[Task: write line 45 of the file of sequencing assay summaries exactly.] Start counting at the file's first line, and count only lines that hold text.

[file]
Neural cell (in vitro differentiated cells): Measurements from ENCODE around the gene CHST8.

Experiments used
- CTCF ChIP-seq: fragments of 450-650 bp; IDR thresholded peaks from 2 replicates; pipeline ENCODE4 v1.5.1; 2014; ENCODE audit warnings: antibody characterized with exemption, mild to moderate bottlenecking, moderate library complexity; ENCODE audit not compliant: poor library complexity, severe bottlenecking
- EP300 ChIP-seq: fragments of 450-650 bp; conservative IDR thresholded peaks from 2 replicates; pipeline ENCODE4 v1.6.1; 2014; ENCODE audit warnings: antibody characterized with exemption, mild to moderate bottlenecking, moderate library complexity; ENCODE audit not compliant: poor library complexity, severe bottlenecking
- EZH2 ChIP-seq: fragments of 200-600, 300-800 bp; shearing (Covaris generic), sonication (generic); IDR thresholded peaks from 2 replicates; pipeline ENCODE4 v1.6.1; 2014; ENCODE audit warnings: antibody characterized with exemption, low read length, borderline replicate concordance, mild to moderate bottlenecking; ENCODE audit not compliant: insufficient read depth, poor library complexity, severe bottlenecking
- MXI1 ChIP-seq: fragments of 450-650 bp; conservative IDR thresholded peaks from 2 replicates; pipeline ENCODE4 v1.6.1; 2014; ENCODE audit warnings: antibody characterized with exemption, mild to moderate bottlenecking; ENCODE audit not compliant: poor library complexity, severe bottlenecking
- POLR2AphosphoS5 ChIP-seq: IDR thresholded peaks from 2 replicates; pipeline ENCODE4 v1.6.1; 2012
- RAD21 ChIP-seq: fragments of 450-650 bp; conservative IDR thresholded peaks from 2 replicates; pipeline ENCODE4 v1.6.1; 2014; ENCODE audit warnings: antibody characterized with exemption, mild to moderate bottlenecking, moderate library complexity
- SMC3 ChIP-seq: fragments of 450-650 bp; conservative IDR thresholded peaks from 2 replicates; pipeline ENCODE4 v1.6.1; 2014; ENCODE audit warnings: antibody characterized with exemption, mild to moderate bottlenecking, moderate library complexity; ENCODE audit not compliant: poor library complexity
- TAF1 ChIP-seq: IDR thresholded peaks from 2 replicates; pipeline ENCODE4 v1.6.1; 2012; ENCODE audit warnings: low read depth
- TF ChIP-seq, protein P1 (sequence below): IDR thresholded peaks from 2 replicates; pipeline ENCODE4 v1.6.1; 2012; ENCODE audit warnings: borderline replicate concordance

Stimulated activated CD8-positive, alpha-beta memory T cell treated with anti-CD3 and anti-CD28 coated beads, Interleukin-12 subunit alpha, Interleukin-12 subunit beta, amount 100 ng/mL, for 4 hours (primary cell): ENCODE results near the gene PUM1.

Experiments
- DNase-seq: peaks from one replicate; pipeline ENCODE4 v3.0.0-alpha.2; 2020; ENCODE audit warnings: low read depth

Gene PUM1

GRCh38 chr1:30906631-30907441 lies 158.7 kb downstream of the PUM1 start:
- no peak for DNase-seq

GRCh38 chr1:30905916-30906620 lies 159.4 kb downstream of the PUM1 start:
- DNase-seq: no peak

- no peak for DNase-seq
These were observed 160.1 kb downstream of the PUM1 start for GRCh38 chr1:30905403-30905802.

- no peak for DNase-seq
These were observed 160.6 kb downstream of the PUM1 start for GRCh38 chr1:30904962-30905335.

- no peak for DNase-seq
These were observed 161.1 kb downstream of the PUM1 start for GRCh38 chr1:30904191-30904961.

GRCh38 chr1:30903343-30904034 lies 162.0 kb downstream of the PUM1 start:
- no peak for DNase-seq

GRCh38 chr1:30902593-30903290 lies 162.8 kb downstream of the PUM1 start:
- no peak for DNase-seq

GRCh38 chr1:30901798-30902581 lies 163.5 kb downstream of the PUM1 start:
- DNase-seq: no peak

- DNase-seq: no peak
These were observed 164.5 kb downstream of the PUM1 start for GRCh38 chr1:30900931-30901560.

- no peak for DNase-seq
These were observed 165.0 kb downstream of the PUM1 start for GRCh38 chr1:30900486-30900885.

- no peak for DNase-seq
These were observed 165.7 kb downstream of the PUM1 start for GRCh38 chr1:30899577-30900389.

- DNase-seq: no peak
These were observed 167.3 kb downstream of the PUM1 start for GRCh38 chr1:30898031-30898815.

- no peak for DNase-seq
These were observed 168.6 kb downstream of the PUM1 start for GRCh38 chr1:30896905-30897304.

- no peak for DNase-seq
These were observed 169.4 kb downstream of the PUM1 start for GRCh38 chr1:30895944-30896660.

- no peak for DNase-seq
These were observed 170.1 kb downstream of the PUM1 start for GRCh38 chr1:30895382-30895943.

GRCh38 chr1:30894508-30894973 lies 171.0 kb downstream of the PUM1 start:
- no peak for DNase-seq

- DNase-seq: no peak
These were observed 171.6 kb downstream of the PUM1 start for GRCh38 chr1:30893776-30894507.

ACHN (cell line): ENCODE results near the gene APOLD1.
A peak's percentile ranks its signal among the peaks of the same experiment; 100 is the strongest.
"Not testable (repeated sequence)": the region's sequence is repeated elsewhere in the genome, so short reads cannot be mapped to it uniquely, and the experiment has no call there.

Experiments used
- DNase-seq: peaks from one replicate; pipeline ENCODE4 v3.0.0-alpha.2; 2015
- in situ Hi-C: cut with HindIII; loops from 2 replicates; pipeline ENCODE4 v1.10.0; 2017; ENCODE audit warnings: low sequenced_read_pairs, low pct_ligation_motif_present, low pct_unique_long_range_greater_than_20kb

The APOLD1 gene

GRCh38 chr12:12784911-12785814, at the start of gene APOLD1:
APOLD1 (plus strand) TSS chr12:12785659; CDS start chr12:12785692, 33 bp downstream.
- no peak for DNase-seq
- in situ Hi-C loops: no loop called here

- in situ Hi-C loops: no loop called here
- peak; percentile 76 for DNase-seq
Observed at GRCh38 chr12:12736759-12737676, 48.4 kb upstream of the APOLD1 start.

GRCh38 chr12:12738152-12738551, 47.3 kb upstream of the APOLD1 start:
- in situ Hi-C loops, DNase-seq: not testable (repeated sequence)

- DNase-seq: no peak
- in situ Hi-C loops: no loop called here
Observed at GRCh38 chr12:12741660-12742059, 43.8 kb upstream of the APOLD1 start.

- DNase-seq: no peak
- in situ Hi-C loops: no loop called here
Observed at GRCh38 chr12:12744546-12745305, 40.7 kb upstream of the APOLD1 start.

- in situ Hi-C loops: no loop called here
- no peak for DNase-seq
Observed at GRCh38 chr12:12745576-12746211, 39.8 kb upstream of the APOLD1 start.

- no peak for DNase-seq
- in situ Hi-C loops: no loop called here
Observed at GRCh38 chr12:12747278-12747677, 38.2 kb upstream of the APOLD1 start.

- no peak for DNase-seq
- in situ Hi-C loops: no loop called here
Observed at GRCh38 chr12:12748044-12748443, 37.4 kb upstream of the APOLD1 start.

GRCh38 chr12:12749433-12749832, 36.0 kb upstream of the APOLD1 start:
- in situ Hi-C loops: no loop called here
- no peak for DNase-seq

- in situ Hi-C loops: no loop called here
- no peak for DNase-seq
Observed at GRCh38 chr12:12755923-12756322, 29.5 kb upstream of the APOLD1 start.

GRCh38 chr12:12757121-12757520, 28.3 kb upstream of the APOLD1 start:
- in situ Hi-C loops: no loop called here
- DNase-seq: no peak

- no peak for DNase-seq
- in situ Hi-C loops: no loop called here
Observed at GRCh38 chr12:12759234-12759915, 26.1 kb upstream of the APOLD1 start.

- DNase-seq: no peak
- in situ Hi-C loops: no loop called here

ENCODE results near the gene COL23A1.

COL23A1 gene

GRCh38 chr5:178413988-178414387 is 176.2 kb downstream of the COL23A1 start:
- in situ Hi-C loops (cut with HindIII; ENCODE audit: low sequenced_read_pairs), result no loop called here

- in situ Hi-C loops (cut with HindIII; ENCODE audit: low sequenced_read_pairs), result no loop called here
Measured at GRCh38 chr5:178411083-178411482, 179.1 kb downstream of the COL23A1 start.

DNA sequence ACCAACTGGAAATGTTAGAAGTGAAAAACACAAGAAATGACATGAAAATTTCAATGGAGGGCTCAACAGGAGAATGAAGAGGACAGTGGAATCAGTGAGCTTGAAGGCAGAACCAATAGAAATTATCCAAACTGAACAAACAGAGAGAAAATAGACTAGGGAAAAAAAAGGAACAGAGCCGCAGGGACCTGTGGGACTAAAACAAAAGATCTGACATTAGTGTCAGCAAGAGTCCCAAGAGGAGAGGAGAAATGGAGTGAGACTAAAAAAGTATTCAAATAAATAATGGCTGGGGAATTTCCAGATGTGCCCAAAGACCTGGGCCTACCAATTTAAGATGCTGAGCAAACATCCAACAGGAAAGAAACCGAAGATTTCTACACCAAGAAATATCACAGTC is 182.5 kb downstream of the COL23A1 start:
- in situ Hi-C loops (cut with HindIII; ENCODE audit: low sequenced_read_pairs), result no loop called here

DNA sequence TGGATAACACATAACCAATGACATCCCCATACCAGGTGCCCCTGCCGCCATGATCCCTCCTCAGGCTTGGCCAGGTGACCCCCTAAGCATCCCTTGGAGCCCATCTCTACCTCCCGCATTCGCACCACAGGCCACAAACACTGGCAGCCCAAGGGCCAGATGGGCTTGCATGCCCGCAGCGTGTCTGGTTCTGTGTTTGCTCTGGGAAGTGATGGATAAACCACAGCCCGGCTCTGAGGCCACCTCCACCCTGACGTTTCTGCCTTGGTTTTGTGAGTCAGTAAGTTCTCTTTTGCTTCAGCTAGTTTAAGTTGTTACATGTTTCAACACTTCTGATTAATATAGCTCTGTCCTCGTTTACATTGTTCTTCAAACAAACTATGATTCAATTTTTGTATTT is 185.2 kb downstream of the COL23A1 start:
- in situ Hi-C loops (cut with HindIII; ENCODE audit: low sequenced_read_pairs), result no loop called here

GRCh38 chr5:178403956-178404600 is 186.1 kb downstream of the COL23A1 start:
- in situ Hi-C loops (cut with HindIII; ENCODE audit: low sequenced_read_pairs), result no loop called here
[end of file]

These were observed 170.1 kb downstream of the PUM1 start for GRCh38 chr1:30895382-30895943.